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Dear United Nations: Anonymous wishes you to act. We are watching the developments in Libya and are shocked. Shocked by the images we've seen. Shocked by the things Libya's Anons have told us. Shocked by the fact that one man ignores the voices of his citizens and opens fire on them.
"Internet not working, police cars burning," sent out one Egyptian. "Today marks a great day for Egypt," sent out another. These messages weren't coming from mobile phones or computers, but from an amateur radio sending out Morse Code somewhere amidst the chaos in Egypt. The Egyptian government's efforts to limit communications within the country has triggered a wave of activism from an international group of free speech activists on the Internet called Telecomix. Organizing using chat rooms, wikis, and collaborative writing tools, this largely anonymous group has worked to inform Egyptians about their communications options while receiving incoming messages from them. Telecomix has previously worked on free speech efforts in Tunisia, Iran, China and other countries who have tried to censor or block parts of the Internet.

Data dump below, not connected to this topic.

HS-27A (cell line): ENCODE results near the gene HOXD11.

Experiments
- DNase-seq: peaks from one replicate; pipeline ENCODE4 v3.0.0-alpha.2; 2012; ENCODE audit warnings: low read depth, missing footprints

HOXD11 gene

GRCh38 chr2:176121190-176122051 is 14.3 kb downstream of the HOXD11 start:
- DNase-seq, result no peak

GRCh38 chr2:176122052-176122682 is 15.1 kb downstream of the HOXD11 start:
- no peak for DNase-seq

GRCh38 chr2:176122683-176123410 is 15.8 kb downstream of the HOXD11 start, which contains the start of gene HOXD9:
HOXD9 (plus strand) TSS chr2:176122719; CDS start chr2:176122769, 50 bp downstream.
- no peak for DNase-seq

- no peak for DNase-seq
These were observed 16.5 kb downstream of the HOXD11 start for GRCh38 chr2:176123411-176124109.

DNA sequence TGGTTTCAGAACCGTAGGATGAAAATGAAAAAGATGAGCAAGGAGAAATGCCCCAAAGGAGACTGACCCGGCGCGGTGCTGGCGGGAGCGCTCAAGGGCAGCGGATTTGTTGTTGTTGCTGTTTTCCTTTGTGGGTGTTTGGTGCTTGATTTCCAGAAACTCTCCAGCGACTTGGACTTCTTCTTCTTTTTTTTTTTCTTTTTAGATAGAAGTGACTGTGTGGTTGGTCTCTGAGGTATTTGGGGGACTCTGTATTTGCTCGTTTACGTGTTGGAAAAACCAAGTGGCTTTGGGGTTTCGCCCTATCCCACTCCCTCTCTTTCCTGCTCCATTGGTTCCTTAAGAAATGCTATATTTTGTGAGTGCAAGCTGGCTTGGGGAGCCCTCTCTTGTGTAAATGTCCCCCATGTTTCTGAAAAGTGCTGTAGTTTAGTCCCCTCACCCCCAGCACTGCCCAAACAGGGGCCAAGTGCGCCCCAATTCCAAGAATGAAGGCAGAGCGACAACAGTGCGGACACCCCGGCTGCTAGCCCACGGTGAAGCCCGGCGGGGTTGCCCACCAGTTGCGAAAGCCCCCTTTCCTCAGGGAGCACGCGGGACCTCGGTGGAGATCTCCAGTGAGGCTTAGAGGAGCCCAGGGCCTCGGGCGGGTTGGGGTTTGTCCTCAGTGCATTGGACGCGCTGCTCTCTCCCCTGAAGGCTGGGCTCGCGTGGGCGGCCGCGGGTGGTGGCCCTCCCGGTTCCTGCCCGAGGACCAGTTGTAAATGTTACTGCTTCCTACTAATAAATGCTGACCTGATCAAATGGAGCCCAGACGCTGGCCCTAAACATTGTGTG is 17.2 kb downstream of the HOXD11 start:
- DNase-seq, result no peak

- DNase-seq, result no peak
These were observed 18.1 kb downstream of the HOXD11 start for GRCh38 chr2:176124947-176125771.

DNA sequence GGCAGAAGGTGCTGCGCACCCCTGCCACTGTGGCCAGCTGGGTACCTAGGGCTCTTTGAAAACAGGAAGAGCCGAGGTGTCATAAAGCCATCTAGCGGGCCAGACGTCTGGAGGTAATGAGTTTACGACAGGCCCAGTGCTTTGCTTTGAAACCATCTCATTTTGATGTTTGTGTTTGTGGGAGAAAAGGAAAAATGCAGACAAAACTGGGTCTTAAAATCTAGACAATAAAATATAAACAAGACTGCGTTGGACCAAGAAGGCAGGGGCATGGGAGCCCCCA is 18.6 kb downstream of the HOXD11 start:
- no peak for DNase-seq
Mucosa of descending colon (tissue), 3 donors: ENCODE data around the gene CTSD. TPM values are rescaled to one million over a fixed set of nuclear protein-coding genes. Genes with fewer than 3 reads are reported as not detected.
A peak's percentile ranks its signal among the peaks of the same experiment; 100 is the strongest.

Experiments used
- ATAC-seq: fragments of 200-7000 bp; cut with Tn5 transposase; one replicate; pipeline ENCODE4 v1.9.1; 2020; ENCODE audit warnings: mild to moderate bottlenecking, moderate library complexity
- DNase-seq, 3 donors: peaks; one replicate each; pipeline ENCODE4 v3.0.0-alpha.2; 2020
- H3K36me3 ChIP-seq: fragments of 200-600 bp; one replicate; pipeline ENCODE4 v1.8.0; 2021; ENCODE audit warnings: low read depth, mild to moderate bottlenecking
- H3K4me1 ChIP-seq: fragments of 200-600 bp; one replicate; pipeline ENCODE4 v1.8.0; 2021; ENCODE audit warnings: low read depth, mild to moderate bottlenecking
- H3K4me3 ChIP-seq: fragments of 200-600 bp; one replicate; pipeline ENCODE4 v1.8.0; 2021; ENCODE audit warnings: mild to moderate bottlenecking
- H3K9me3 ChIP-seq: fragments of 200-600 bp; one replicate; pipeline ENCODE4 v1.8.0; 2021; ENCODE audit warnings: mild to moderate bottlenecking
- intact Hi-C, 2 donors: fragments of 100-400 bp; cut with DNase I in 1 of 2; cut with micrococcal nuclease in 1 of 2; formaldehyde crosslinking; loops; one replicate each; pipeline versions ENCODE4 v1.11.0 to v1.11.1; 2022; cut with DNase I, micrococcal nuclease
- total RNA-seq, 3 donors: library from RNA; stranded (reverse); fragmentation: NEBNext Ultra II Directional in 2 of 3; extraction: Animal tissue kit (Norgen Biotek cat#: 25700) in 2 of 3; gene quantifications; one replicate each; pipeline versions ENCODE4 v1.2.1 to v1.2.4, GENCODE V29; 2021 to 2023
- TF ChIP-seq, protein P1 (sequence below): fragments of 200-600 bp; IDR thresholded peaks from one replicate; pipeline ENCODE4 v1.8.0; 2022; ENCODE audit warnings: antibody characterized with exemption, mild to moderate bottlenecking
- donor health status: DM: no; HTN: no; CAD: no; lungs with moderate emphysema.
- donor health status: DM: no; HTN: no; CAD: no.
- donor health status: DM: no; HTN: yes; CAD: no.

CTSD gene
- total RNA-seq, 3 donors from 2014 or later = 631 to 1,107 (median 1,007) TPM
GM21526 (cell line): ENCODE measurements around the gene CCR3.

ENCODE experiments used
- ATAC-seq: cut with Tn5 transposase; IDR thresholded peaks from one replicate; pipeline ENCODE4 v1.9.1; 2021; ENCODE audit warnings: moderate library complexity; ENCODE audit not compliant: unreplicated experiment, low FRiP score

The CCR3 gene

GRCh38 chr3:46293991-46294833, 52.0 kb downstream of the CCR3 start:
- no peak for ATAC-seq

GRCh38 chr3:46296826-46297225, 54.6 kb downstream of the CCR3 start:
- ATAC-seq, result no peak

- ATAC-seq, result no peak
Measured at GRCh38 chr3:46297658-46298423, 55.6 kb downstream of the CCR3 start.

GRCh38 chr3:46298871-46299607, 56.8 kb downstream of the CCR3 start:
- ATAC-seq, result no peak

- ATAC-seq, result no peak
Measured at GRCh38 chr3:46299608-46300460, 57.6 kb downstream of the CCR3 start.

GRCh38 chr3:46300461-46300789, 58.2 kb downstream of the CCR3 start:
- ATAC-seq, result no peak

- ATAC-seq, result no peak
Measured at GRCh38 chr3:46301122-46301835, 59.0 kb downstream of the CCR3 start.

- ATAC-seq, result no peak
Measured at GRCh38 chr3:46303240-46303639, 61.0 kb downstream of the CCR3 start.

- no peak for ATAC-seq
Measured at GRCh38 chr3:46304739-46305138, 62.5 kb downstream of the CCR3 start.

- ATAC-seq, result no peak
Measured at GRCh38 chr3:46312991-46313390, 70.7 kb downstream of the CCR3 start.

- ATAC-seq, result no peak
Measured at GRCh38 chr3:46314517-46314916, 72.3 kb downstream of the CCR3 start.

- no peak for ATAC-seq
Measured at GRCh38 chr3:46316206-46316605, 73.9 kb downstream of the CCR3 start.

Just Now Anonymous Hackers Release a Press Note For citizens of Iran Given Below :- O most respectable and honorable citizens of Iran - the cradle of civilization, You express yourself, and we're listening. We have not forgotten. Protestants who were imprisoned, beaten, to bloggers who have been censored, citizens who were executed for criticizing the regime, you are truly loyal citizens of your country.
Detail: Boucher, Toilet of Venus I’m currently mulling intellectual property law, the importance of copyright, and Anonymous, all whom I respect. Prosecuting a granny for downloading songs: You’re doing it wrong. One Huge Industry Giant wrote: Headlines about a grandmother being fined hundreds of thousands of dollars did not properly present the big picture, and they were terrible PR for the industry.